By Alex Intner, Daily Arts Writer
Published May 13, 2015
When I first heard about the premise of “Jane the Virgin” in January 2014 (when the pilot was produced), I laughed. The logline, which mentioned a religious virgin getting artificially inseminated, seemed like a ridiculous idea, especially because it was airing on the CW (which was still recovering from having series such as “Gossip Girl” and “90210” on its air). However, once it was picked up to series, the buzz surrounding the pilot suggested something which was much better than the initial premise suggested. While skeptical, I tuned into the first episode in October, and it completely won me over. Over the course of its first season, the show embraced its silliness and became a fun telenovela-comedy with a genuine heart at its center.
“Jane the Virgin”
Season 1 Finale
Mondays at 9 p.m.
“Jane the Virgin” follows what happens after Jane Gloriana Villanueva (Gina Rodriguez, “The Bold and the Beautiful") is accidentally artificially inseminated with the sperm of rich hotel-owner Rafael Solano (Justin Baldoni, “Everwood”) by Rafael’s sister Louisa (Yara Martinez, of the upcoming #TrueDetectiveSeason2). The first season covers Jane’s pregnancy, as well as her meeting her father, telenovela star Rogelio de la Vega (Jaime Camil, “Devious Maids”), the drama surrounding Rafael’s hotel (mostly involving his ex-wife Petra (Yael Grobglas, “Reign”) and the workings of notorious drug dealer Sin Rostro). In the finale, Jane gives birth to her child, and her former fiancé and detective, Michael (Brett Deir, “Ravenswood”) gets closer to catching Sin Rostro.
On the technical level, “Jane” has many things going for it. It pays homage to and mimics the style of a telenovela, especially in its storytelling. Its stories are over the top and dramatic, especially with their twisty nature. Some of the over-the-top feeling comes from its use of a narrator, credited as the “Latin Lover Narrator,” and onscreen text. Combined, they form the show’s best device. Newcomer Anthony Mendez brings a warmth and strong sense of comic timing to the role, voicing every emotion perfectly. Just look at the sequence involving Jane having contractions on the bus. The on-screen text would update the time between them each time the characters did. This, combined with the narrator’s slightly panicked voice-over, created a funny and well-made sequence.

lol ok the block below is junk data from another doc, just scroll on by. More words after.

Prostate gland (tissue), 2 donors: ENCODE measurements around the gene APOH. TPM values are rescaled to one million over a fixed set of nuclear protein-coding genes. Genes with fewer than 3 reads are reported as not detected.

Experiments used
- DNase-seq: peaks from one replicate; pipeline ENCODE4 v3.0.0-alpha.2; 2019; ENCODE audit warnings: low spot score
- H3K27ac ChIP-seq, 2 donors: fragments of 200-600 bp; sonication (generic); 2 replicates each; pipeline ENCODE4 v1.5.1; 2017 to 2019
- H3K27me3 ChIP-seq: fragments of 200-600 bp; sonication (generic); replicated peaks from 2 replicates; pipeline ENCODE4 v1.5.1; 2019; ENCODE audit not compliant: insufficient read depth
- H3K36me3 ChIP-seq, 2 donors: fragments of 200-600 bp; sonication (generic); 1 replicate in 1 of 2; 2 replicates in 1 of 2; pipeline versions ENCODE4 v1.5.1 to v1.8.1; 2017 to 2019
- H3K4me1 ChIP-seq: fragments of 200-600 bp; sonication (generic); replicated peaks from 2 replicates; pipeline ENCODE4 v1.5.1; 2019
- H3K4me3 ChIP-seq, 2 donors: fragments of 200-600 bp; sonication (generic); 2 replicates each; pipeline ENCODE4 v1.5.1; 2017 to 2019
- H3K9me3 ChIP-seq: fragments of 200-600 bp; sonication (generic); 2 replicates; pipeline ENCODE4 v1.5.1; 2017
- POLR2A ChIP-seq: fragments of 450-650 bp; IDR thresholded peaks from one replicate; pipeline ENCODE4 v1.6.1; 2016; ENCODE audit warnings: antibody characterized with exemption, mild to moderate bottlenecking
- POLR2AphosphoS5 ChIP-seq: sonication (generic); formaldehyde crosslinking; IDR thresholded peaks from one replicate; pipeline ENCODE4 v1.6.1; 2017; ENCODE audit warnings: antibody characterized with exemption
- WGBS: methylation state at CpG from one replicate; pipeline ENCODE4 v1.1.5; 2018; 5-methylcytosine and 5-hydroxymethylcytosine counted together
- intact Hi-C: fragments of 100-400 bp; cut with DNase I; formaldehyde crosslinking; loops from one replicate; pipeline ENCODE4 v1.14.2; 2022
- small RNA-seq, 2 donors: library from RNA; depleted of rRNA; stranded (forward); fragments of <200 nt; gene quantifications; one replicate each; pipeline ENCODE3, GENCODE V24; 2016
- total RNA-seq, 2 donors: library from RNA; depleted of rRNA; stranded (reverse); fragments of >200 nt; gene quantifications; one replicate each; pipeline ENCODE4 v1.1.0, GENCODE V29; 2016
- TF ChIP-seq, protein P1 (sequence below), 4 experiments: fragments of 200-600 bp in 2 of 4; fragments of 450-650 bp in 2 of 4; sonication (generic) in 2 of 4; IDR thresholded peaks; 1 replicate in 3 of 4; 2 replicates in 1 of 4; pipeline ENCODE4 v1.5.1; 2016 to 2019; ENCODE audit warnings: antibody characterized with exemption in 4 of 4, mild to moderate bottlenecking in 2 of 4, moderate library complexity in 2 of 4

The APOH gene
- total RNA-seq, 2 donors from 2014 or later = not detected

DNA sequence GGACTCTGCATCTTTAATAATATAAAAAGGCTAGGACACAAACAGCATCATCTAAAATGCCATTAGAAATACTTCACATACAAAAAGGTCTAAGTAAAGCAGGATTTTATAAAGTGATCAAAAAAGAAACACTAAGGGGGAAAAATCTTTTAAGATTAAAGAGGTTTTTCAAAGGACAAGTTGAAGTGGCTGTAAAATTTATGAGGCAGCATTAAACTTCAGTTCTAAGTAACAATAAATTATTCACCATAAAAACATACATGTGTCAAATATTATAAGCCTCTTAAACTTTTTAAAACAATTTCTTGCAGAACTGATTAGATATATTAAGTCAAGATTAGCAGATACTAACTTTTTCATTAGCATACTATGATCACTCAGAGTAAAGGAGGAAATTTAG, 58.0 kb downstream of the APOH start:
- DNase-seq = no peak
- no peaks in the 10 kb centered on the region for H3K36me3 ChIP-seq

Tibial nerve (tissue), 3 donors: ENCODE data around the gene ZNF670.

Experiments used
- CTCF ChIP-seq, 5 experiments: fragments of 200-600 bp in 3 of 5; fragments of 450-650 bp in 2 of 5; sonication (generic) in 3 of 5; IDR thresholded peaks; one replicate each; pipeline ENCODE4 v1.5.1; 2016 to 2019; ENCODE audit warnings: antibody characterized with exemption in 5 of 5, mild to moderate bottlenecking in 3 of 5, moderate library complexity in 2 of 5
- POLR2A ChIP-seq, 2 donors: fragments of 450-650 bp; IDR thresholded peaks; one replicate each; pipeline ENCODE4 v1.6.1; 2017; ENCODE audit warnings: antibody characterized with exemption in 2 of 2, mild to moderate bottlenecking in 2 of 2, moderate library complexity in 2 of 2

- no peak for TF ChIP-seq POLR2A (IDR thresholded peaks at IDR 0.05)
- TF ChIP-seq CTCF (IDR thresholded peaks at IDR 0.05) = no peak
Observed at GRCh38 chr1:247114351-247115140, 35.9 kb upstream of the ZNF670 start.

The show’s strengths don’t lie just in the technical elements, but in the authentic heart at its center. The show’s best moments are the ones that show how much the Villanueva family cares for and supports one another. The scenes with Jane, her mother Xiomara (Andrea Navedo, “Law & Order”) and her grandmother Alba (Ivonne Coll, “Switched at Birth”) talking about their lives and giving each other advice are among my favorites. The best scene in the finale was the three women and Rafael sitting around the hospital bed supporting her through the birth. A lot of the credit here should go to the three actresses, especially Rodriguez. She acts as the show’s center and oftentimes plays the role of the show’s beating heart. The reason why she has already won a Golden Globe for the show and will be in strong consideration for an Emmy later this year is the way she plays all the emotions asked of her, from joy to complete devastation, with strength and poise.
That is why the cliffhanger, with Jane’s son, Mateo, being kidnapped by Sin Rostro, was so shocking. The show wears its heart on its sleeve and the impact this will have on Jane should lead to great television in the fall. While it might appear to be too dark for a dramatic comedy, I trust that the series knows what it’s doing and will be able to follow what was a fantastic first season with an even better second.